Description The present invention relates generally to storing and retrieving the depth information of a three-dimensional object in computer graphics systems, and particularly to an apparatus and method of Z-buffer compression. Computer graphics systems are frequently used to model a scene having three-dimensional objects and then to display them on a two-dimensional display device such as a cathode ray tube. One such system in common use is a polygon-based, object-order graphics system in which three-dimensional objects in a scene are each represented by a multitude of polygons (or primitives) that approximate the shapes thereof. Depending upon the orientation selected for viewing the scene in two dimensions, many of the primitives representing objects in the scene will be hidden behind other primitives and thus not displayed. Primitives not completely hidden are termed visible and will be displayed, either in full or in part depending upon whether a portion of a given primitive is hidden, in the rendered image on the display device. As the depth complexity (i.e. the number of levels of primitives hidden behind one another) of a scene to be rendered increases, the percentage of all primitives representing the scene that will ultimately be visible by an observer on the display device decreases significantly. Thus, in many cases, most of the primitives for a scene will be hidden. Conventional computer graphics systems typically have a frame buffer and a Z-buffer. The frame buffer is a memory (e.g. DRAM or SRAM) which holds the digital representation of the color and intensity for each pixel in the image. The frame buffer is also referred to as a video bitmap. The Z-buffer (also referred to as a depth buffer) is a large array of memory with an entry for each pixel in the frame buffer. One method for determining which primitives will be visible or hidden involves the use of a Z-buffer. The Z axis in a graphics system reflects the distance from a specific observer's viewpoint. Thus, a larger Z value represents a greater distance from the viewpoint. A comparison of Z values of points on the generated objects determines which object is closest to the viewpoint and therefore should appear on the two-dimensional display. As a part of processing the graphical data for a scene, pixels are generated for each of the primitives in the scene. In Z-buffer systems, as each pixel is generated, its Z coordinate (new Z-value or Znew) is compared with the Z coordinate previously stored in the Z-buffer (old Z-value or Zold). Before processing the first primitive for a scene, the Z-buffer is initialized by storing the value corresponding to a maximum distance (Zmax) in the Z-buffer entry for every pixel so that initially Zold corresponds to Zmax. In general, if Znew is less than Zold (indicating that this pixel is closer to the viewpoint than the previous viewpoint), then the pixel is written to the display device and the Z-buffer memory is updated to contain Znew. If Znew is greater than or equal to Zold, then the pixel is not written and the Z-buffer remains unchanged. All of the pixels for a primitive that is completely hidden will ultimately be overwritten in the Z-buffer during this process so that the primitive is not displayed. U.S. Pat. No. 4,951,232 entitled “Method of Updating Pipelined, Single Port Z-Buffer by Segments on a Scan Line,” provides good background material on Z-buffering. In computer graphics, “rendering” is the process of translating a set of data into a picture that can be displayed. In the rendering process, a picture database typically holding polygon data is read, and calculations are performed by the rendering hardware, pixel by pixel, to decide the color of each pixel. When a polygon is rendered, a color sample is obtained for each pixel that the polygon covers. If over-sampling is carried out, each pixel will have multiple corresponding color samples that are averaged to give the final color of the pixel. Each color sample has an associated Z-value and a location. The Z-buffer stores the smallest Z-value so far encountered for each location. If a color sample has a Z-value smaller than the value for that location as recorded in the Z-buffer, that sample is written into the frame buffer and the Z-buffer is updated. Otherwise, the color sample is discarded. However, one of the disadvantages of Z-buffering is that it is expensive in terms of the amount of memory required. The size of the Z-buffer is in direct proportion to the size of the required output, i.e., a larger Z-buffer is required for a larger picture or an over-sampled picture. For example, each Z-value is typically a 4-byte value, which means that for a low-resolution 640×480 image, 1228800 bytes (≈1 MB) of memory is needed for the Z-buffer. In addition, if 16× over-sampling is employed, the size of the Z-buffer increases to approximately 16 MB which is prohibitively large. Thus, the size of the Z-buffer disadvantageously increases the cost and size of the computer graphics systems. With the importance of providing cheaper and smaller computer graphics systems, particularly for portable computers, improvements in Z-buffer design have been long sought but have eluded those skilled in the art. The present invention provides a system and method for Z-buffer compression and decompression. The memory requirements for Z-buffer are reduced with a slight loss of image quality. When coupled with over-sampling, the Z-buffer compression algorithm of the present invention significantly reduces the memory requirements for over-sampled images with negligible loss of image quality. The present invention further provides a system and method for Z-buffer compression and decompression where, once a block of h Z-values has been accumulated in the memory, the block is compressed by an encoder. First, the minimum (MIN) and maximum (MAX) values are recorded. Next, the range between MIN and MAX is divided into a number of intervals (L). Instead of storing each of the 32-bit samples, an index k The above and additional advantages of the present invention will become apparent to those skilled in the art from a reading of the following detailed description when taken in conjunction with the accompanying drawings. FIG. 1 is a system incorporating the present invention; FIG. 2 is an illustration of an orthogonal coordinate system and an object on a display; FIG. 3 is a number line which is used to illustrate a basic Z-buffer compression and decompression algorithm constructed in accordance with the present invention; and FIG. 4 is a number line which is used to illustrate a clustered Z-buffer compression and decompression algorithm constructed in accordance with the present invention. Referring now to FIG. 1, therein is shown a computer system The computer The information, along with the instructions for how the information is to be processed, is stored in a hierarchical memory system The computer The frame buffer is a memory that holds the digital representation of color and intensity for each pixel in the image. The Z-buffer The processor On the output display Referring now to FIG. 2, therein is shown a screen Referring now to FIG. 3, therein is shown a basic Z-encoding (compression) and decoding (decompression) algorithm constructed in accordance with the present invention. The number line The Z-buffer For example, in the case where two 32-bit values for the MIN and MAX are used and the range is divided into 15 intervals, since numbers between 0 and 15 inclusive can be represented using 4 bits, each index then only needs to be 4 bits wide. To decompress a Z-value, the MAX and MIN from the block which contains that Z-value is first obtained. The Z-value can be obtained by multiplying its index by the difference between the MAX and MIN and then dividing the result by the number of intervals. Referring now to FIG. 4, therein is shown a clustered (modified) Z encoding (compression) and decoding (decompression) algorithm constructed in accordance with the present invention. The number line At the edges of any object being drawn, there will be a sudden change in Z-value. It is found that in blocks spanning the edges of objects, the Z-values are clustered around two points: the Z-value of the object in front, and the Z-value of the object behind. In such cases, the clustered Z encoding and decoding algorithm is used to optimize the accuracy of the compression and prevent pixel bleed through. Therefore, if during the compression it is detected that Z-values in the middle of the range are not being used at all, the block is compressed using the modified algorithm (described below) that optimizes for the edge case. Instead of specifying that the intervals are positioned uniformly over the entire range, the clustered algorithm arranges the intervals so that all the index positions are clustered around MIN and MAX. A number m close to the MIN and a number n close to the MAX are determined using mathematical equations. The numbers m and n are then used to generate the indices depending on whether the Z-value is closer to the MIN or the MAX. In this embodiment there are 16 indices (15 intervals) between MIN and m and 16 indices (15 intervals) between n and MAX. To decompress a Z-value encoded using the clustered algorithm, the MAX and MIN from the block which contains that Z-value are first obtained. The Z-value can then be decoded by using two different equations depending on whether the index is greater than or less than 15. In operation, as shown in FIG.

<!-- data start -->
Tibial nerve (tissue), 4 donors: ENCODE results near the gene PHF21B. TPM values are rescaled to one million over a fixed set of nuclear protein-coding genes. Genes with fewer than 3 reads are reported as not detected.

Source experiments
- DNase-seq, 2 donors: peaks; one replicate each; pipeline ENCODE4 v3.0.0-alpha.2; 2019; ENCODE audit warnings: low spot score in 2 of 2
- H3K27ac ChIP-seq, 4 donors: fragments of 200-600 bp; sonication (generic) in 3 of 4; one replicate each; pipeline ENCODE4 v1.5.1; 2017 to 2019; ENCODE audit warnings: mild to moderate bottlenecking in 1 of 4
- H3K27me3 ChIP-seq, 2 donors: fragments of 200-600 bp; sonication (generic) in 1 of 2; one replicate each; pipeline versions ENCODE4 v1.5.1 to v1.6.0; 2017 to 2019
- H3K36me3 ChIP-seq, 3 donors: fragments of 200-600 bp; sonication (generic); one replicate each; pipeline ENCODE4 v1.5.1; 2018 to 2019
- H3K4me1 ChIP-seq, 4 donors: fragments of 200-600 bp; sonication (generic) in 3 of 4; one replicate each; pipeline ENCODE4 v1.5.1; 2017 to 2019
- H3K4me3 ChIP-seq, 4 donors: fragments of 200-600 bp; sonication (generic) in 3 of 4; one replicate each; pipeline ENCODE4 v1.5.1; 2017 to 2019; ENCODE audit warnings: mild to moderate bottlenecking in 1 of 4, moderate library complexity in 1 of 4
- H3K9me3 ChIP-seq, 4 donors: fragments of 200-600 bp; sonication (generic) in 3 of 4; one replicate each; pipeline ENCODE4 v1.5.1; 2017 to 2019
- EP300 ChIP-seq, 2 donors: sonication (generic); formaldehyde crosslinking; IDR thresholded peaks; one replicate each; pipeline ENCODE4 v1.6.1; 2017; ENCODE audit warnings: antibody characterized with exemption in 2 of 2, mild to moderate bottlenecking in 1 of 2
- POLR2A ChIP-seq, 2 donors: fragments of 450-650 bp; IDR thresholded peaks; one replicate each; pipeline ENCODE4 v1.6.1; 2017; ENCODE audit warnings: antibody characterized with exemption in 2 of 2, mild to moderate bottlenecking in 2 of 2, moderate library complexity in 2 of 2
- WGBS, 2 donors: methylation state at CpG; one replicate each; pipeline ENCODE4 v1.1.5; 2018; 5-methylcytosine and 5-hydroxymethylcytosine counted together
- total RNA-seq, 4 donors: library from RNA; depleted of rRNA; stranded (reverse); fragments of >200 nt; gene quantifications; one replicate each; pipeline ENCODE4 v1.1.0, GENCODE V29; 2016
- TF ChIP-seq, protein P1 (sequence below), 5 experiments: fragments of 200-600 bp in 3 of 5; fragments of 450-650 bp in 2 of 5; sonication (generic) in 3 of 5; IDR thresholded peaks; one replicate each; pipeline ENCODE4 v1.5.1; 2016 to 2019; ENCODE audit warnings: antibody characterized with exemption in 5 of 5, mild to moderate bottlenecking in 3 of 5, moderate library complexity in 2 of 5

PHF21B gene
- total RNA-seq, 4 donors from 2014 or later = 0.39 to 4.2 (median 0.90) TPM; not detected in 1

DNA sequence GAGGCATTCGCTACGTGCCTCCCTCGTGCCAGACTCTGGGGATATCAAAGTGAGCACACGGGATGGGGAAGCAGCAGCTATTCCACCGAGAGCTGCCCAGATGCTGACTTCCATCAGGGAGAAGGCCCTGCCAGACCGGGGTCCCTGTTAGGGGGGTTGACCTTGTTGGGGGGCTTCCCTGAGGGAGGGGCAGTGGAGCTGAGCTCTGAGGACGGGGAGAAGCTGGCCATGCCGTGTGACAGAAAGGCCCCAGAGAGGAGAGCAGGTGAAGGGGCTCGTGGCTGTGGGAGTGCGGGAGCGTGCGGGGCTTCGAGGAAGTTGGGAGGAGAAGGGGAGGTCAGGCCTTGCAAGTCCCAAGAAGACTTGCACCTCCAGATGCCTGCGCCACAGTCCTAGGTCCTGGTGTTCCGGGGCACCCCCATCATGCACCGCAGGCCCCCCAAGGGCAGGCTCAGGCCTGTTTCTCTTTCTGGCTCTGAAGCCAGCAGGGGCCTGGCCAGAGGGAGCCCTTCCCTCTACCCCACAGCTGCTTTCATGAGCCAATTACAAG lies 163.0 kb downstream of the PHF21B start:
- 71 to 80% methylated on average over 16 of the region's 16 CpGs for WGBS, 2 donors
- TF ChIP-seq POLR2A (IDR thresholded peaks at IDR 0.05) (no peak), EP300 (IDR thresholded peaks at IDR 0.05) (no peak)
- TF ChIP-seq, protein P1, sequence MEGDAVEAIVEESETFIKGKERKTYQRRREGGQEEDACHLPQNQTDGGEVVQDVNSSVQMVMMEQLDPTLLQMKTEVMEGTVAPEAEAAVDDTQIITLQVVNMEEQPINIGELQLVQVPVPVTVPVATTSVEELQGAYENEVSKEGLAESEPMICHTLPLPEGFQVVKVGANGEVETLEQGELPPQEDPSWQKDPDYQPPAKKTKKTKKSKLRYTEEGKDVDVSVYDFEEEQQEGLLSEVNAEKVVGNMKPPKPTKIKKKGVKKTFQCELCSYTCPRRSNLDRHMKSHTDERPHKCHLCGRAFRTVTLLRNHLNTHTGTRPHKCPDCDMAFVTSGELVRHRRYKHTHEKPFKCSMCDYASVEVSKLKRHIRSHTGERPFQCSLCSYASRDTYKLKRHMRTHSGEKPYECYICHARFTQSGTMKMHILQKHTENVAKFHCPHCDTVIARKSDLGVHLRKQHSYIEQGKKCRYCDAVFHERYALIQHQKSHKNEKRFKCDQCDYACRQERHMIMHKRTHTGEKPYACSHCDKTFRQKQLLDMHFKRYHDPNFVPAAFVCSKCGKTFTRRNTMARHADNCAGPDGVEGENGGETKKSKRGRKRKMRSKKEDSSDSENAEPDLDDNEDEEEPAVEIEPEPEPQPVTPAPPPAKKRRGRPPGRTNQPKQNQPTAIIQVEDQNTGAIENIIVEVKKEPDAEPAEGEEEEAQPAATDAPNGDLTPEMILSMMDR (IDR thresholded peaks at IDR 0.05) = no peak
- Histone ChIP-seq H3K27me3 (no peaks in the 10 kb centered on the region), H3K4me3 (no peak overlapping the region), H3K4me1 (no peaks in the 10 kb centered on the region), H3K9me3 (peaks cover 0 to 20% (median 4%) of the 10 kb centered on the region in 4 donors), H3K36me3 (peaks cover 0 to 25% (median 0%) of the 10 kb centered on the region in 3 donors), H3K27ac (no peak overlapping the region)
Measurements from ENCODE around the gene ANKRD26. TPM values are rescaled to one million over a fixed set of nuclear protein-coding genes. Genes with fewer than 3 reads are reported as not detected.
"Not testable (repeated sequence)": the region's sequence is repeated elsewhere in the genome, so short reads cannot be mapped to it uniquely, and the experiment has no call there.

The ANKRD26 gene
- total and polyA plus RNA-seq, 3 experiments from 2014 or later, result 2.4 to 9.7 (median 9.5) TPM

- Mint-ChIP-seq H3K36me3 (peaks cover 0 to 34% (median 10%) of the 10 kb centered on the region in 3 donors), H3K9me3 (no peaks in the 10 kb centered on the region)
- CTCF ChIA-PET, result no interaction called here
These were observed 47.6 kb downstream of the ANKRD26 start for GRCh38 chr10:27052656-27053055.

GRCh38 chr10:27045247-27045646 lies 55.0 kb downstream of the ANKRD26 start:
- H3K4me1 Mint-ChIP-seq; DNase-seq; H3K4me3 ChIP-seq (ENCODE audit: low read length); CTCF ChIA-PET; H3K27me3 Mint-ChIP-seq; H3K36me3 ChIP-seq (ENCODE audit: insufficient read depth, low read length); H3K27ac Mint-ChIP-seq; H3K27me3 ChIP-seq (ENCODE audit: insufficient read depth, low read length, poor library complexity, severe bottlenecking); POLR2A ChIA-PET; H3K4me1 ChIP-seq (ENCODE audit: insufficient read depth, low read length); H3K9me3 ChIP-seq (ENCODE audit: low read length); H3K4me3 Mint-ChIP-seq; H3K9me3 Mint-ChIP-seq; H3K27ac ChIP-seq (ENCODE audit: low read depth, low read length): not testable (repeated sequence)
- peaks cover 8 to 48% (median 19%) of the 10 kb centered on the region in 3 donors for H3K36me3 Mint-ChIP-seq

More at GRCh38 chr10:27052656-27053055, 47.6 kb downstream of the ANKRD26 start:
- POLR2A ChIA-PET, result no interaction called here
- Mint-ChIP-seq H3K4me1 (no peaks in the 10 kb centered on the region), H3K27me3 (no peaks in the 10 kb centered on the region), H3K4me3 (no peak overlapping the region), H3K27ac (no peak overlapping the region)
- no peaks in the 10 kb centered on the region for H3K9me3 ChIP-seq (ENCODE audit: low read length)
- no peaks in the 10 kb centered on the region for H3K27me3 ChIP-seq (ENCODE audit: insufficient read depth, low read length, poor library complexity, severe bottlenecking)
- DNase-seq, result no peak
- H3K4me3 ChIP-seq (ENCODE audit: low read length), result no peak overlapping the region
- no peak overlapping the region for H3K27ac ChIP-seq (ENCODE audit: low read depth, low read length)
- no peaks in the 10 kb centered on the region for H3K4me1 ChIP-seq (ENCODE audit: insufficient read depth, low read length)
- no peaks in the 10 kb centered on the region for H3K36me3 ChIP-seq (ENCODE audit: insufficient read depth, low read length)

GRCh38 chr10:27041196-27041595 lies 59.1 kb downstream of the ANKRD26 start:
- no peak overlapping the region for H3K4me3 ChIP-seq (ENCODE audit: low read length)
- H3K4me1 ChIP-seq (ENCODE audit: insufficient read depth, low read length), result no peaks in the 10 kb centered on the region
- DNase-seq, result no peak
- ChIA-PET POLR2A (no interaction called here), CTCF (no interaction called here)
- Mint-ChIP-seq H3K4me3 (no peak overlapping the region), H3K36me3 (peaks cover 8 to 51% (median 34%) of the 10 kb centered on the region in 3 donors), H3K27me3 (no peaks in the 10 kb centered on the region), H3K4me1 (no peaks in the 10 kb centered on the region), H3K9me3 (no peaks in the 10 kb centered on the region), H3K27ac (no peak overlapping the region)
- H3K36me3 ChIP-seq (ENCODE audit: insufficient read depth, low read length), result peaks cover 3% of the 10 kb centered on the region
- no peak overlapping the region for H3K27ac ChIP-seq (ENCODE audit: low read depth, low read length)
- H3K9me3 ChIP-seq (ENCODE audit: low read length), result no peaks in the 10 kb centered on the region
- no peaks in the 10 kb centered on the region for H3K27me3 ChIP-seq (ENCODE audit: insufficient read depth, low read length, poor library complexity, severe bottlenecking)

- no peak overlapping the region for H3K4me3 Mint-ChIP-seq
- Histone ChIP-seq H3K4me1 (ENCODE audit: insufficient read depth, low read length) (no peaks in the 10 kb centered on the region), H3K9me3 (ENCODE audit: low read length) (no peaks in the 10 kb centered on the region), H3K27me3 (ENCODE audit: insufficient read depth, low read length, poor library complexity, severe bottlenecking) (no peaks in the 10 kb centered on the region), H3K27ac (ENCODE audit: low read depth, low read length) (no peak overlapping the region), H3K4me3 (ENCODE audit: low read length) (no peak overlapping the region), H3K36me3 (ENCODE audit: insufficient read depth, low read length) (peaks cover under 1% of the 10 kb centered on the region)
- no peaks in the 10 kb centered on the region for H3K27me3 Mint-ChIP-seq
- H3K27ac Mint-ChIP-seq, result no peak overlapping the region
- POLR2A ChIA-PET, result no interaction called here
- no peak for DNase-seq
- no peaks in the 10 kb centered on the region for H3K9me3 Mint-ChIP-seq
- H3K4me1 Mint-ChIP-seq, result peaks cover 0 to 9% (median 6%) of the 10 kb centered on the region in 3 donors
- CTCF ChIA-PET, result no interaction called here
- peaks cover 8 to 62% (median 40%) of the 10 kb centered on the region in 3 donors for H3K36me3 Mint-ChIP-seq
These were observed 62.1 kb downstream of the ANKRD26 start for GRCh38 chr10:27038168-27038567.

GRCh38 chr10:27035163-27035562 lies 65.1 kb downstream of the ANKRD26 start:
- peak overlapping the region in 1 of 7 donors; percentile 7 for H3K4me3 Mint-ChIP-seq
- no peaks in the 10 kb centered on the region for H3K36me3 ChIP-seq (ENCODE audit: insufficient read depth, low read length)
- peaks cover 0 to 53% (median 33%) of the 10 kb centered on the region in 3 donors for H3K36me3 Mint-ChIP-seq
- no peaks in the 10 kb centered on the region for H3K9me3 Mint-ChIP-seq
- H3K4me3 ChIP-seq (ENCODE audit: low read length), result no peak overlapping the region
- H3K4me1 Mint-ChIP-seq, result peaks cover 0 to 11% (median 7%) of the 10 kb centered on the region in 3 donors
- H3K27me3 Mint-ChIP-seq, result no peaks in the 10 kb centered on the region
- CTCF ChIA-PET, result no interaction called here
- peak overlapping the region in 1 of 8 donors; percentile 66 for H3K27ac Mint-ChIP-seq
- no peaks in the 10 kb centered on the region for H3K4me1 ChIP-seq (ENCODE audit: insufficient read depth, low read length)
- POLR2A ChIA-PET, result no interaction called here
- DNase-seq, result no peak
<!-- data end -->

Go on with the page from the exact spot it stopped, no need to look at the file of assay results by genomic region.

This formula will yield a number between 0 and the number of intervals. Next the compressed Z-values are transferred to the Z-buffer To decompress a value, the MAX and MIN from the block which contains that value is first obtained. The actual Z-value may then be decoded by the decoder